Justia Bankruptcy Opinion SummariesArticles Posted in U.S. D.C. Circuit Court of Appeals
In re: Hope 7 Monroe Street Ltd.
Hope 7 entered into bankruptcy in 2009 and RIASO was Hope 7's largest creditor. The bankruptcy court subsequently approved the settlement of Hope 7's fraud-based claims against RIASO, approved RIASO's proof of claim against Hope 7, and directed the payment of funds from Hope 7's estate to RIASO. Hope 7 subsequently found additional evidence relevant to RIASO's alleged fraud and moved for relief of judgment under Rule 60(b) and asked the bankruptcy court to reopen its earlier orders. The court concluded that Hope 7 had not demonstrated that it had standing to challenge the bankruptcy court's settlement order or, with regard to the remaining claims, that the bankruptcy court abused its discretion in denying the Rule 60(b) motion for relief. The district court did not err in affirming the bankruptcy court's decision, and therefore, the court dismissed in part and affirmed in part. View "In re: Hope 7 Monroe Street Ltd." on Justia Law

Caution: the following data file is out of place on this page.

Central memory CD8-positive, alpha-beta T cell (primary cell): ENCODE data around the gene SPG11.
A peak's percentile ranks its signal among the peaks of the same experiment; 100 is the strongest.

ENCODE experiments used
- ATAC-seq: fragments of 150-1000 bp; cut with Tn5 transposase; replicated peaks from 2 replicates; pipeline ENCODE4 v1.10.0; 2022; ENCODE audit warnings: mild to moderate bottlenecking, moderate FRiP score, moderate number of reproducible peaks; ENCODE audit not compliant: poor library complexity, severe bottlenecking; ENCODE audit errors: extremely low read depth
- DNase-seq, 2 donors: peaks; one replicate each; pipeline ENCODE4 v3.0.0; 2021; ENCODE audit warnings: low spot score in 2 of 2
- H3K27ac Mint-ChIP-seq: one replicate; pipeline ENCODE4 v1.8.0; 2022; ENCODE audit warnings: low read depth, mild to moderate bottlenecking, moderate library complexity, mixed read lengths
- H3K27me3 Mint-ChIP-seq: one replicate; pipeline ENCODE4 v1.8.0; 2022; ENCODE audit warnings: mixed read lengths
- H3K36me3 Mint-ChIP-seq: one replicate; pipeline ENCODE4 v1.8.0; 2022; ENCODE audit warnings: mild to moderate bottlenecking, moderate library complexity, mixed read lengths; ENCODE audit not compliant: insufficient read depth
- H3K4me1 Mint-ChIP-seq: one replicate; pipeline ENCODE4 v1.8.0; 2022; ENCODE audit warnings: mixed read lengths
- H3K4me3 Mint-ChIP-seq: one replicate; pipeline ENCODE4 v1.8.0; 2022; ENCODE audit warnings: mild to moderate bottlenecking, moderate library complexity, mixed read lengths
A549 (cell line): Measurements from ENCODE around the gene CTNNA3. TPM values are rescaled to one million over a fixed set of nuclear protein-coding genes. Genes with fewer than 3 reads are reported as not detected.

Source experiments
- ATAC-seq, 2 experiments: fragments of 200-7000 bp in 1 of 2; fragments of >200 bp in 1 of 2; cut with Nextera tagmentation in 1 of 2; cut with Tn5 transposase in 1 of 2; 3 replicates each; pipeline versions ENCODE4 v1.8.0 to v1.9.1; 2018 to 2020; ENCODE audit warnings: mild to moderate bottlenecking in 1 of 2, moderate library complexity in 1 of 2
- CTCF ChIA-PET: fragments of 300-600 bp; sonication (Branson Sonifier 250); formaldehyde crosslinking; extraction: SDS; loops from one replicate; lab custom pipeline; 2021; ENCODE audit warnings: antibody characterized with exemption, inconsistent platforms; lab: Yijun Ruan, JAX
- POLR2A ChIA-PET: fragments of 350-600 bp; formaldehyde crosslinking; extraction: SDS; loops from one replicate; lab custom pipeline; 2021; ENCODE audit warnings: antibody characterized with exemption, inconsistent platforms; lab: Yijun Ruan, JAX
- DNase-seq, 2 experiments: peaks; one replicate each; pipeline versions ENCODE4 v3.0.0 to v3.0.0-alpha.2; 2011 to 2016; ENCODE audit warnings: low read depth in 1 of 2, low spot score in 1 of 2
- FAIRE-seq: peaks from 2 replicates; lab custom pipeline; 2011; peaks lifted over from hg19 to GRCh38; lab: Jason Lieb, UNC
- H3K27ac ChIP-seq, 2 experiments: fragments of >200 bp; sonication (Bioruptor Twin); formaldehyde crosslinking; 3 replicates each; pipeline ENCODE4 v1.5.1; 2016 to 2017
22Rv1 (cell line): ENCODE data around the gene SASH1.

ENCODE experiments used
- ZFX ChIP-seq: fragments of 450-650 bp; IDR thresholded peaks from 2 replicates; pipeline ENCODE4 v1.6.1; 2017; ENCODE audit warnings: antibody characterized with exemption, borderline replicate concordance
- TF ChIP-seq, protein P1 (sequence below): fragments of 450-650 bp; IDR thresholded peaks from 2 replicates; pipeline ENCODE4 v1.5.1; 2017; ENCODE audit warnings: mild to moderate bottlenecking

Youkelsone v. FDIC
This case stemmed from the mortgage plaintiff carried on her New York house. In 2001, WaMu acquired the note and mortgage and then assigned it to Fannie Mae. Thereafter, plaintiff's home went into foreclosure, WaMu failed, and the FDIC became its receiver. In 2009, plaintiff brought this action against the FDIC, alleging that WaMu "owned and/or serviced the mortgage," and that it engaged in wrongful conduct in the foreclosure's aftermath. The district court sua sponte dismissed the complaint under Rule 12(b)(1) on the ground that plaintiff lacked standing. Plaintiff appealed and the FDIC argued that the court lacked jurisdiction to hear the appeal because plaintiff's notice of appeal was untimely. The court held that the district court's order ran afoul of Rule 4(a)(5)(C), which limited any extensions to thirty days, meaning that the last permissible day would have been the day before plaintiff filed her notice. The court agreed with plaintiff that the Rule 4(a)(5)(C) time limit was a claim-processing rule, not a jurisdictional bar, and that the FDIC forfeited its timeliness objection. The court reversed the decision of the district court and remanded for further proceedings.